Colm Tóibín's Mary helps us understand the inexplicable

The Testament of Mary - review.

Mary and Joseph hold the baby Jesus in a performance of the nativity story
Mary and Joseph hold the baby Jesus in a performance of the nativity story. Photograph: Getty Images

The Testament of Mary
Colm Tóibín
Viking, 112pp, £12.99

Colm Tóibín’s debut novel, The South (1990), was one of the first books I reviewed for a national newspaper. Set in Ireland and Spain in the 1930s, it is one of his finest works of fiction. The prose is spare and has a kind of stillness in it. He has since written about emigration to America in the 1950s, Argentina at the time of the junta, Henry James and sexuality. I have taken all these subjects in my stride. Now he has written about Mary, the mother of Jesus, with whose story I am, frankly, unfamiliar in all but the broadest detail.

Is this a disadvantage? Can we come at history or mythology cold? Thomas Cromwell was a minor A-level history topic until, in Hilary Mantel’s hands, he was turned into a literary superhero. But perhaps Mary is too well known? After all, her life is recorded in one of the two great originating books of the Judaeo- Christian tradition. The question for the wary reader approaching Tóibín’s novel is whether it is an atheist’s demolition job or an attempt to deepen our religious understanding of the birth, the death and the resurrection. Or is it something else still – a personal study of grief and the attempt by a mother to understand the events that have led to the brutal death of her now-celebrated son?

Mary is a bereaved widow, lonely and old. Joseph’s chair remains, but no one is allowed to sit in it. After the crucifixion, she is hunted by the authorities and is now under the protection of her son’s friends. Their role is to ensure that the story told of the crucifixion is the correct, emerging Christian one.

Mary is a doubter; she has seen Jesus preaching, “his voice all false and his tone all stilted”. Only when they are alone together does he seem “cleansed of whatever had been agitating him”. She sees the miracles performed by her son as a “crowd roaming the countryside like a swarm of locusts in need of want and affliction”. Tóibín describes the raising of Lazarus as a kind of zombie possession. If Lazarus was indeed alive again, then he had seen something that had “frightened him beyond belief”. Tóibín is preoccupied by silences and their enemies: the silence of death, the clamour of the preaching. “Death needs time and silence,” he writes. One senses Mary putting her hands around her ears to protect herself from the din and commotion of Roman Palestine and her son’s acolytes. She needs solitude in order to be able to think and feel and remember.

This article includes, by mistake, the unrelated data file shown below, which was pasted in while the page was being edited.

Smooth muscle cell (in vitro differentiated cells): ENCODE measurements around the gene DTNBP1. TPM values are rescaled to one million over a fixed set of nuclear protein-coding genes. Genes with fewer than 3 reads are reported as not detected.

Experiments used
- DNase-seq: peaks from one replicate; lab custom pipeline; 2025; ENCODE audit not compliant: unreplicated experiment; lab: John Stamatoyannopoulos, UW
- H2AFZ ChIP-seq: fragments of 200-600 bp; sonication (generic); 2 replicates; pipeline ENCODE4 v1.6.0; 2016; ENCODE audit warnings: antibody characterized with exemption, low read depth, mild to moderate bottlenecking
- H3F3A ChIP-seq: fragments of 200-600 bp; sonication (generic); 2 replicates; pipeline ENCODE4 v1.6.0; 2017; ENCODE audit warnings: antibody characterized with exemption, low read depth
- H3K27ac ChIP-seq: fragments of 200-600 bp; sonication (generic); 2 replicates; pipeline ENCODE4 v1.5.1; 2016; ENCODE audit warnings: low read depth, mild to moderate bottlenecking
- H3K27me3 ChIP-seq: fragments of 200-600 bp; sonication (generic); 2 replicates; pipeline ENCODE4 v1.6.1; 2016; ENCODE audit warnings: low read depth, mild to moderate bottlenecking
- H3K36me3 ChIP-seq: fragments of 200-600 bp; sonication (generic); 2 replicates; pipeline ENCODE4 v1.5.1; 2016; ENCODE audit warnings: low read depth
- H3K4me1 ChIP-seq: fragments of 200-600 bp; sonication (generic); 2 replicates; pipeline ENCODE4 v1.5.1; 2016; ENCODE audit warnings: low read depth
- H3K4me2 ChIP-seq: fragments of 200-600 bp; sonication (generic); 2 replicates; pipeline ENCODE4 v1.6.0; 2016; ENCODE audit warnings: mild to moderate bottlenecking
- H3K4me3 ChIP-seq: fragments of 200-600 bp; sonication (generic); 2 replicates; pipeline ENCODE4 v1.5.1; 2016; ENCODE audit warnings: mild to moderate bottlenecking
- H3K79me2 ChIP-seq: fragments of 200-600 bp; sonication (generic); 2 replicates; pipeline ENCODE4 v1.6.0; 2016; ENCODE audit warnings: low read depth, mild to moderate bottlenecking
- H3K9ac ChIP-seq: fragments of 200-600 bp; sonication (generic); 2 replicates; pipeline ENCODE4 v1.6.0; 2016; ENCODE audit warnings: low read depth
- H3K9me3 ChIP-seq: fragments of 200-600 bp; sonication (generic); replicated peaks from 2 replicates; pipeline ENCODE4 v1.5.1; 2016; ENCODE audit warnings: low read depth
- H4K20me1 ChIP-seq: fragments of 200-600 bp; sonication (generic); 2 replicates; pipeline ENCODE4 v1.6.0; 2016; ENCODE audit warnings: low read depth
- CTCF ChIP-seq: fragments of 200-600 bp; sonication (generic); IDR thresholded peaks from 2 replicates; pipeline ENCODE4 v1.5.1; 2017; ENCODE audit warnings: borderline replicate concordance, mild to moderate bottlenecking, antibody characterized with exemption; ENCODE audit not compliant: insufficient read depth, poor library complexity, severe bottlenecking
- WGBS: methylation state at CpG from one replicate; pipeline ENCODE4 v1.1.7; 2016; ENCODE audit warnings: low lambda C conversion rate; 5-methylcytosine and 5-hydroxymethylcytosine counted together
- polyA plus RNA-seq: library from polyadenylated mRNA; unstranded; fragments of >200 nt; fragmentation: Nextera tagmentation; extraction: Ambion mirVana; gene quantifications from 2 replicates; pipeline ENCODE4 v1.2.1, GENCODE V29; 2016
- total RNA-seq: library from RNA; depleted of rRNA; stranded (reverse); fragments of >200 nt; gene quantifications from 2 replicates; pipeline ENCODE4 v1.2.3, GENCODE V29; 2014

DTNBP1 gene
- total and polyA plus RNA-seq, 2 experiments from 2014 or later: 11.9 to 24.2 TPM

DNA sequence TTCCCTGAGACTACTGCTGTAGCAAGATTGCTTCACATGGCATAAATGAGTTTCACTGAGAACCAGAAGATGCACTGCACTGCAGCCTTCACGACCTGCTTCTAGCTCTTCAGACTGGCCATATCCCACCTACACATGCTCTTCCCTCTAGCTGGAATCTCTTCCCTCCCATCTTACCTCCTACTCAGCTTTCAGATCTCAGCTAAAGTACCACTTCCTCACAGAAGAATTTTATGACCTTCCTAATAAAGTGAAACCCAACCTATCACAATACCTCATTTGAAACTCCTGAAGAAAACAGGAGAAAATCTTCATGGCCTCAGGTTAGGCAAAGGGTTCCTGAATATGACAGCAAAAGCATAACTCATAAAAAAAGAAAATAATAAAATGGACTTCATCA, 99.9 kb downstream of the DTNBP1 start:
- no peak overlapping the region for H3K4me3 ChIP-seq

Tóibín depicts a row between Mary and Jesus in which she has to remind him angrily that she is his mother. He annoys her with his “high-flown talk and riddles” and frightens her by pronouncing himself the Son of God. Many mothers of children with mental illness might view their offspring as Mary does, remembering waking him in the morning and how his childhood was filled with happiness. The sheer masculinity of the grown man, and his pride, repel her.

Mary feels she is witnessing a mob hysteria growing up around her son. Soon she learns he is to be crucified and the novel proceeds with the horrifying detail of the execution. In a terrific description of the mob, Mary observes: “There was a dark vacancy in the faces of some, and they wanted this vacancy filled with cruelty, pain and with the sound of someone crying out.” The burial and Jesus’s rising on the third day seem to her to be a collective dream, not a real event. Myths are already growing up around him, and her own testimony is not believed. Perhaps she is not being so much protected by the friends of Jesus as guarded, to prevent her story from leaking out.

The final sentence in the book refers to “the gods of this place”. I don’t think she means the Holy Trinity but an older, more comforting paganism. Facing her own death, she moves towards silence and the “soothing, dwindling light”. There is something archetypal about her; she appears here not as a modern woman, but as a way for Tóibín to understand the infinite and the inexplicable. This is a flawless work, touching, moving and terrifying – even for an atheist Jew like me.

Linda Grant’s most recent novel is “We Had It So Good” (Virago, £7.99).